ICO’s 2011 Annual Report: practitioner essentials, the ICO’s “three wishes” and T.S. Eliot

Claire Walker

For readers who missed the ICO’s inaugural webcast last week, or who have not had a chance to read his Annual Report, Datonomy brings you selected highlights.

But first (and on an unashamedly smug note) Datonomy is grateful to the Commissioner for his answer to the question it posed via the interactive Q&A feature – which, along with the webcast – was another ICO “first”.  We posed the following question:

“As Information Commissioner, if you could have three wishes in the year ahead (relating to UK private sector organisations’ compliance with privacy legislation, to EU policy – or anything else), what would these be?”

The Commissioner responded:

“My three wishes? Businesses to wake up to the fact that 90% of consumers are fairly or very concerned about the privacy of personal information held about them – and to think through the implications for reputation when mistakes are made. Website operators to take their ‘consent’ obligations [i.e. regarding cookies] seriously under the Privacy and Electronic Communications Regulations – because I’ll be after them if they don’t. And more private sector operators to take advantage of the free audit consultancy offered by the ICO to run the ruler over DP compliance. Why wouldn’t you?”

More from us shortly  on the ICO’s stated enforcement stance on cookie consent and third party cookies.

All the Q&A (12 at the latest count)  contain very useful insights on practical privacy issues ranging from the ICO’s approach to data breaches, fines and transatlantic data transfers which will be useful to those dealing with day to day  compliance issues. The interactive Q&A make an excellent complement to the more conventional content of the Annual Report.

Headline risks and radar issues for businesses

Not Datonomy readers will have had time to read the 86 page Report or even the 50 page summary.  So, what does a busy practitioner need to know?

  • Top 10 DP complaints: while issues like security and cookies tend to dominate privacy headlines, complaints about subject access requests are statistically the most likely to reach the Commissioner , accounting for 28% of complaints. Inaccurate data (15%), disclosure of data (12%) then marketing calls and security issues follow, with complaints about email and  SMS bringing up the rear.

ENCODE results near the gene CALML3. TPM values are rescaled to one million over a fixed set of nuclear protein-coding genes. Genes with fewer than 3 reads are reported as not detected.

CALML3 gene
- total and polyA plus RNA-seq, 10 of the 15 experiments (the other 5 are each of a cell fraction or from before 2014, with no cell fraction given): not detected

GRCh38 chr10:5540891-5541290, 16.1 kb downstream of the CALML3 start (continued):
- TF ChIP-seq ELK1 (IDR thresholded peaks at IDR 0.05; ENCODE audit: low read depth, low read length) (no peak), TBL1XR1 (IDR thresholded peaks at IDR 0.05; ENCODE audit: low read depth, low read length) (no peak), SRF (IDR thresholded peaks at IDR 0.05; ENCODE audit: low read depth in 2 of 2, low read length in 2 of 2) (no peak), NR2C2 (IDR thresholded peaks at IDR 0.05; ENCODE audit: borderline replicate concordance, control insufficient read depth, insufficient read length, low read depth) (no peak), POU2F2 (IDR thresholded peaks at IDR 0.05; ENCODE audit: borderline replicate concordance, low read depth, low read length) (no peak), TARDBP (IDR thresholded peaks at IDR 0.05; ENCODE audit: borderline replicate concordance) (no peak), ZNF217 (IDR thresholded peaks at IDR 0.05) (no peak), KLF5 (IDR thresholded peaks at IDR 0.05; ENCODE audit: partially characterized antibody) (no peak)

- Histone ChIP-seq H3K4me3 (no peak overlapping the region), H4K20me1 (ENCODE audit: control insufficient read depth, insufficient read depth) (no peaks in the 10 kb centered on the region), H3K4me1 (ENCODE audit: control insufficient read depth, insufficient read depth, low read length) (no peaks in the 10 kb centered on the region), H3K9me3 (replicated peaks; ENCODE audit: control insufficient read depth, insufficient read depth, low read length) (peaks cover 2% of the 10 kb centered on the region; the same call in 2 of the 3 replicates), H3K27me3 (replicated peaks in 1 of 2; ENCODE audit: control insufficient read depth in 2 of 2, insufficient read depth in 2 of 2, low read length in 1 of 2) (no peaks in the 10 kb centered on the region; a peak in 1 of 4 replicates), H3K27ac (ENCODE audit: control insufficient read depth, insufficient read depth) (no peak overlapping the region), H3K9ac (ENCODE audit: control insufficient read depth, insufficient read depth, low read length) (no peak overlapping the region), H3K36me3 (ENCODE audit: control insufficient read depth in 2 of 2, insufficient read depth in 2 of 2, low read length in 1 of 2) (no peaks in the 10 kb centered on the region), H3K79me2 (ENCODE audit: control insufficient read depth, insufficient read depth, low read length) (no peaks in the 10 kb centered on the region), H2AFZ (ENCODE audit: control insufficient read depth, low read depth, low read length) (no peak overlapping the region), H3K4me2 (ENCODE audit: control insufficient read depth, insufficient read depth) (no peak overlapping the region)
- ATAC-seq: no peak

• Complaints by sector: lenders – though not named – feature high up in the “rogues’ gallery” of most complained-about data controllers by sector, followed by “general business” (whatever that means!), then direct marketing, followed in turn  by local government, health, central government, telecoms and others –  see page 29 of the summary for full details.
  • Consensual audits: to paraphrase the Commissioner’s response to our question above, “what’s not to like about a free compliance audit?” The Commissioner is disappointed by the private sector’s poor take up of a free consensual compliance audit, with only 19% of those private organisations approached taking up the ICO’s offer.  Given that some of these reluctant businesses must have been in the most-complained about sectors of banking and finance, perhaps they would do well to reconsider?  Take up of audits by the public sector – which has suffered its fair share of data breaches – was more enthusiastic.
  • Monetary penalties and other enforcement action: the Report provides a useful catch-up on the first four monetary penalties imposed by the Commissioner, including the factors which contributed to the ICO’s decision to fine in these particular cases.  As a litany of mistakes to avoid, this is a must read for any organisation (see page 37). Undertakings continue to be the ICO’s weapon of choice – see pages 38-39 for illustrations.
  • Enforcement of cookies legislation: the ICO’s approach to developing best practice and enforcing the new rules on cookie consent will be “positive and realistic”.  Despite holding its enforcement powers in reserve until May 2012 to give businesses a chance to come up with workable consent solutions, it doesn’t rule out action “where it is clear that a website owner is doing little to attempt to comply”.
  • The review of Directive: Datonomy readers will already have the review of the EU regime on their radar – the ICO anticipates a busy year helping to shape the revised legislation.

Facts and philosophy for data protection geeks

For privacy geeks interested in the workings and philosophy of the ICO as an institution, there are many other points of interest.  These include the financials, salaries and details of case loads handled and efficiencies made.  On page 10 there are hints at future changes to the funding of the ICO’s respective FOI and DP remits and the possibility that  the ICO might one day break free from the “apron strings of the MoJ” and the “purse strings of HM Treasury”.

The Report is enlivened by some engaging imagery:  the ICO “walks a tightrope” balancing the right to know under the FOIA on the one hand and the right to privacy under the DPA on the other; it is a “robust and ready” regulator, now “armed” with fining powers to boost its “more clearly articulated enforcement strategy”.  But it remains, as we have come to expect, a “practical and helpful” regulator. 

Those who make it to the final page of the long form Report are rewarded with this thought provoking question from T.S. Eliot:

“Where is the wisdom we have lost in knowledge?

Where is the knowledge we have lost in information?”

Datonomy and its correspondents wholeheartedly endorse those sentiments: we try not to bombard our readers too frequently or with with too much information; we certainly aspire to help our readers share useful knowledge with one another.  And as for  wisdom?  Well, we hope you will find the occasional pearl of Data Protection wisdom here too.

 

 

 

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